By John Rees
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Citizen Milton

This article is over 13 years, 10 months old
Bodleian Library, Oxford, until 26 April
Issue 323

Oxford University owe John Milton. Milton was a revolutionary republican and, after the restoration of the monarchy in 1660, the University Convocation, with the typical bravery of academic institutions, voted to burn his books. Twice.

Luckily, somewhere in the darkened shelves of the Bodleian, the librarians hid away Milton’s works and they survived to be exhibited here. Now the danger is long past, they’ve done him proud.

The occasion is the 400th anniversary of Milton’s birth. I guess you have to have lived to some purpose to be still celebrated 400 years later. And John Milton did live to some purpose. Paradise Lost is the greatest epic poem in the English language. Its radical impact is still felt, as this exhibition shows, by modern artists as varied as poet Tony Harrison and author Philip Pullman.

Milton’s political achievements are scarcely less noteworthy. When it was almost unthinkable to do so, he argued for freedom of divorce if the partners so wished in The Doctrine of Discipline and Divorce, and was condemned as “licentious, new and dangerous”. His clarion call for freedom of speech, Areopagitica, argued against the censorship of the state: “So truth be in the field, we do injuriously by licensing and prohibiting to misdoubt her strength. Let her and Falsehood grapple; who ever knew Truth put to the worse, in free and open encounter.” In 1644 to put your name on the front page of such a work was to risk your life, but Milton did so anyway.

Milton became probably the central ideological defender of Cromwell’s revolutionary government. He was appointed Secretary for Foreign Tongues (essentially Foreign Secretary). In his Tenure of Kings and Magistrates, the Defence of the People of England, the Second Defence of the People of England and The Ready and Easy Way to Establish a Free Commonwealth he argued to a European-wide audience the right of the English people to execute their king and establish a republic.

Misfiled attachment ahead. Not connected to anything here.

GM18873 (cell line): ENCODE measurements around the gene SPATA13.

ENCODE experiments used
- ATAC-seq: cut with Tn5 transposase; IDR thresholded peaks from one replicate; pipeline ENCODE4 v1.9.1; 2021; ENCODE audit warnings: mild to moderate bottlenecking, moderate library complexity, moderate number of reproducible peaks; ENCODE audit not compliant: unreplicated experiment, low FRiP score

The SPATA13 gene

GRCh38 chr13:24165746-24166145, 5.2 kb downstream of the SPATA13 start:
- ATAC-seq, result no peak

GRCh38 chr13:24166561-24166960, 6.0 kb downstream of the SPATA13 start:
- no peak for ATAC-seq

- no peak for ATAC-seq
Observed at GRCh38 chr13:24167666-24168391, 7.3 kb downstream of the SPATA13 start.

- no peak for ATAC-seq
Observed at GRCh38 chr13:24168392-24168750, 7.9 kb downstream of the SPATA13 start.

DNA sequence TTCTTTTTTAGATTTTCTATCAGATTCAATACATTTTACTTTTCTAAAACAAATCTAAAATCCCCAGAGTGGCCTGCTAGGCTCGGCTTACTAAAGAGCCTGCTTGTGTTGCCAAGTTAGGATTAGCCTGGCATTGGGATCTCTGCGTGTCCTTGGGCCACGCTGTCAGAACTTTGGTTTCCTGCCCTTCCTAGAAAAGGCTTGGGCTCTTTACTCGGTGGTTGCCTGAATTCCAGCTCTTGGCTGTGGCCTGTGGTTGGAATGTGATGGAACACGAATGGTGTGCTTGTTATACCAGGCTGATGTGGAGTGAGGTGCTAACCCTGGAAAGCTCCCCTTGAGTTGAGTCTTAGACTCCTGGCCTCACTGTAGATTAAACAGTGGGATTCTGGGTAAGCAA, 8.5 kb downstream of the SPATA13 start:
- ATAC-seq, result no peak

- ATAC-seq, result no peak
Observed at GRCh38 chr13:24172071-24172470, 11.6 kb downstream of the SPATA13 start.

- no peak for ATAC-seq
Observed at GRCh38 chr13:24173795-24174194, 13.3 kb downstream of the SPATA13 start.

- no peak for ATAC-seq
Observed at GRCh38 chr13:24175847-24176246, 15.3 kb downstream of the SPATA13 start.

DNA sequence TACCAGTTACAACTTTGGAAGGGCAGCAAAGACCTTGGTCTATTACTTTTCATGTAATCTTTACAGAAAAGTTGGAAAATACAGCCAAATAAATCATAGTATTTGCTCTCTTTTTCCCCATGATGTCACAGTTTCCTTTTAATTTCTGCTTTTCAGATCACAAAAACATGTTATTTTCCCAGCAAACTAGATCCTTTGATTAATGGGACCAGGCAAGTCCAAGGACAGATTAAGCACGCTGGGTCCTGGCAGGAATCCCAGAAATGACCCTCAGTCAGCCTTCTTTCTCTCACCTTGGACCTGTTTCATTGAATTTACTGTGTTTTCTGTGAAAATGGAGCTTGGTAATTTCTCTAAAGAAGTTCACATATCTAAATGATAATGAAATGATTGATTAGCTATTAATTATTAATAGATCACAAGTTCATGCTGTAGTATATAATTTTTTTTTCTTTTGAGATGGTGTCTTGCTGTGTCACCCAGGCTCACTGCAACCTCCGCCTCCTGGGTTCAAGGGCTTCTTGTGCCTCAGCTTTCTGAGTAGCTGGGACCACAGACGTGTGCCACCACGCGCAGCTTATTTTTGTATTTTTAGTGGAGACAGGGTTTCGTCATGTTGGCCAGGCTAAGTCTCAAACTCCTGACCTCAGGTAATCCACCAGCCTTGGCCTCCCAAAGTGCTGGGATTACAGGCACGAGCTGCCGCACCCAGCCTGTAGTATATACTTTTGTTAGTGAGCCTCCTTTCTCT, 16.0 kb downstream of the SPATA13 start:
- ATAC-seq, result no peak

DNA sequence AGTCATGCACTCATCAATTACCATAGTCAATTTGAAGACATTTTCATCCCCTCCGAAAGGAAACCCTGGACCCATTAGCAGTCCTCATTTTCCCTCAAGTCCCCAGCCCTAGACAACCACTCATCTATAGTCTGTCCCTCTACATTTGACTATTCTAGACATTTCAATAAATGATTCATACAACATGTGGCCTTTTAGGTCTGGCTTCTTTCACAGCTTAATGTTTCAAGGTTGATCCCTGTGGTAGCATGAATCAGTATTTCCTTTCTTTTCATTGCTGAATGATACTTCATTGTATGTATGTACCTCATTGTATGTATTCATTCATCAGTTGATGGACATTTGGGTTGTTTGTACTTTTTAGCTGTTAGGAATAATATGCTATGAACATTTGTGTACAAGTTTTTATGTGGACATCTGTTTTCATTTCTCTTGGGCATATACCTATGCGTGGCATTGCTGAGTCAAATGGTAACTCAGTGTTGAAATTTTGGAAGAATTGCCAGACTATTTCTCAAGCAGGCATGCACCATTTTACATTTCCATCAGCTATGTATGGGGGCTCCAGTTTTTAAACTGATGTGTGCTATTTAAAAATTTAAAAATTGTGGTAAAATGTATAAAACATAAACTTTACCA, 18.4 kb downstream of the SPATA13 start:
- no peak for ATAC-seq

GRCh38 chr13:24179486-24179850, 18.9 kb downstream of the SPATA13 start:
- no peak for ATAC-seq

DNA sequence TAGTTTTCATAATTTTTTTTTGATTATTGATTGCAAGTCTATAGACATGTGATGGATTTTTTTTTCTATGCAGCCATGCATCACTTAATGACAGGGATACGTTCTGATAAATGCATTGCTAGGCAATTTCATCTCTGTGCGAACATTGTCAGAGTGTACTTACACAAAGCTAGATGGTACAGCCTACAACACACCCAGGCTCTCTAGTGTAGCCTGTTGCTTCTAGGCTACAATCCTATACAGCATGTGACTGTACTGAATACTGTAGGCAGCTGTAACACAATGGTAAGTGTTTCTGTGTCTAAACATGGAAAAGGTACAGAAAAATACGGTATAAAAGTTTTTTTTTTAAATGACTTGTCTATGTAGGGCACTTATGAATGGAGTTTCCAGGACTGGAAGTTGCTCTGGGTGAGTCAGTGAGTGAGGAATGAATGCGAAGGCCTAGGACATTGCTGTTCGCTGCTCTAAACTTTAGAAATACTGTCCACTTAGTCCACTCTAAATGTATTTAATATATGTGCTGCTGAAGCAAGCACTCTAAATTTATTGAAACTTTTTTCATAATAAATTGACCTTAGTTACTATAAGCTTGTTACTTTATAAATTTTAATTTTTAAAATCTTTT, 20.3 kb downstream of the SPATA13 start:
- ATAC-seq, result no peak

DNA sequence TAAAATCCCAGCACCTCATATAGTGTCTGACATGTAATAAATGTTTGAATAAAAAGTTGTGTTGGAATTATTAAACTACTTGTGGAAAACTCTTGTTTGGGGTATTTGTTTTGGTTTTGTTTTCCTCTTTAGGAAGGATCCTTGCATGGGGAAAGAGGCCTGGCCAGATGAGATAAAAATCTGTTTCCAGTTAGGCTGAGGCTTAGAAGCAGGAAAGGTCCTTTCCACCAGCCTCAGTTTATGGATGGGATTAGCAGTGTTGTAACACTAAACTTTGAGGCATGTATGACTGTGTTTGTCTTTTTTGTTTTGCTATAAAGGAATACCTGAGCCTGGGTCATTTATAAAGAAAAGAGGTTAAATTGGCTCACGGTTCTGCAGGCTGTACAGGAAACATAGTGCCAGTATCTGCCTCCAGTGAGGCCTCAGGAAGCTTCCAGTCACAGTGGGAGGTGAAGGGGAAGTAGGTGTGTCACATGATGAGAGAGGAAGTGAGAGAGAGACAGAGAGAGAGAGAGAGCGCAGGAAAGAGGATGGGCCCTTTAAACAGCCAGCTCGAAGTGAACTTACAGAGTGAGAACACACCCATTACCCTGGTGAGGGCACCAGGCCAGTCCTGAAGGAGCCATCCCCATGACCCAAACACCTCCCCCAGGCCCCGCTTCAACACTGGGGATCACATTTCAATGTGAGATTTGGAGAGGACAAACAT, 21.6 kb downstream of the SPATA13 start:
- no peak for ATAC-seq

When the Royalists produced a hagiographic Eikon Basilike in praise of the “martyred” Charles I, Milton replied with Eikonoklastes. He wrote, he said, not to insult the king but to serve “Queen Truth”. As blindness descended upon the greatest poet of his generation, and of many generations to come, he wrote, “I resolved therefore that I must employ this brief use of my eyes while yet I could for the greatest possible benefit to the state.”

This exhibition is small and largely based on a display of Milton’s books and other works inspired by him. But it is nonetheless compelling, not least because it doesn’t try to downplay the radical political impact of Milton either in his time or since. It is a rare pleasure, for instance, to see the text of the play Oliver Kromvel which the people’s commissar for the Enlightenment, Anatole Lunarcharsky, wrote during the Russian Revolution, comparing his revolution with Milton’s.

No less is it a pleasure to see William Blake’s original visualisation of Paradise Lost, to see recalled his impact on his contemporaries, the poets Andrew Marvell and John Dryden (both, with Milton, in the funeral procession when Cromwell was buried), and successors, among them Coleridge, Shelley and Mary Wollstonecraft.

The exhibition has one small blemish – an opening quote from Gordon Brown, busy abrogating the liberties Milton fought to achieve, busy also denouncing “religious extremists”, yet Milton was one.

Better leave the last words to the poet Wordsworth:

“Milton! thou shouldst be living at this hour:
England hath need of thee: she is a fen
Of stagnant waters: altar, sword, and pen,
Fireside, the heroic wealth of hall and bower,
Have forfeited their ancient English dower
Of inward happiness. We are selfish men;
O raise us up, return to us again,
And give us manners, virtue, freedom, power.”

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